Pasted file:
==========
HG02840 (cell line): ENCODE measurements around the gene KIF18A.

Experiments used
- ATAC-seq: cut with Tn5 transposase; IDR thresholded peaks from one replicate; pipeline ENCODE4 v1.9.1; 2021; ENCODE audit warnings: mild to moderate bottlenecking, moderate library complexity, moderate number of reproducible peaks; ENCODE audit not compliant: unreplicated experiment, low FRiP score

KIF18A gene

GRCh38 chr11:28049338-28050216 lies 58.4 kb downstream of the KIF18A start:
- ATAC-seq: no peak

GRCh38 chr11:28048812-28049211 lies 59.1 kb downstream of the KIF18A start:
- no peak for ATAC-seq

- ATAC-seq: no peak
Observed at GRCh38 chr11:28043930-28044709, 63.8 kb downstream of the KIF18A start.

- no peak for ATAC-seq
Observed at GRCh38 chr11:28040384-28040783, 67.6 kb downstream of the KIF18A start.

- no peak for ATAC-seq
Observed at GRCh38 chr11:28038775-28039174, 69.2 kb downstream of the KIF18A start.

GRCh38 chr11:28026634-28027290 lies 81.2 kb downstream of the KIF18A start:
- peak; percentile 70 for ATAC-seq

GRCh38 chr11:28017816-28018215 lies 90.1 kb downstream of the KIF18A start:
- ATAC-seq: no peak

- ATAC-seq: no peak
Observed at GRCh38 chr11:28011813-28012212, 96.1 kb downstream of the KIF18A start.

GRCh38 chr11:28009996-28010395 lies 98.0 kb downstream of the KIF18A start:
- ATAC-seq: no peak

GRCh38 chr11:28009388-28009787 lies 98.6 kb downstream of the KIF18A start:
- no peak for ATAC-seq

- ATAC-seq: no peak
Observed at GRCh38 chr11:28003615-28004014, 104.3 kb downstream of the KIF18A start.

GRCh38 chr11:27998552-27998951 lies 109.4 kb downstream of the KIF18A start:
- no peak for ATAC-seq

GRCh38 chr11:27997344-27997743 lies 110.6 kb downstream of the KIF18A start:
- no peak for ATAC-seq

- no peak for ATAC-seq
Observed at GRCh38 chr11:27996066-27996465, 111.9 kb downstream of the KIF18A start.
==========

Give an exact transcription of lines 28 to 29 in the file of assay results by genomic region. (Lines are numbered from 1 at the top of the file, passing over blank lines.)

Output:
- no peak for ATAC-seq

GRCh38 chr11:27997344-27997743 lies 110.6 kb downstream of the KIF18A start: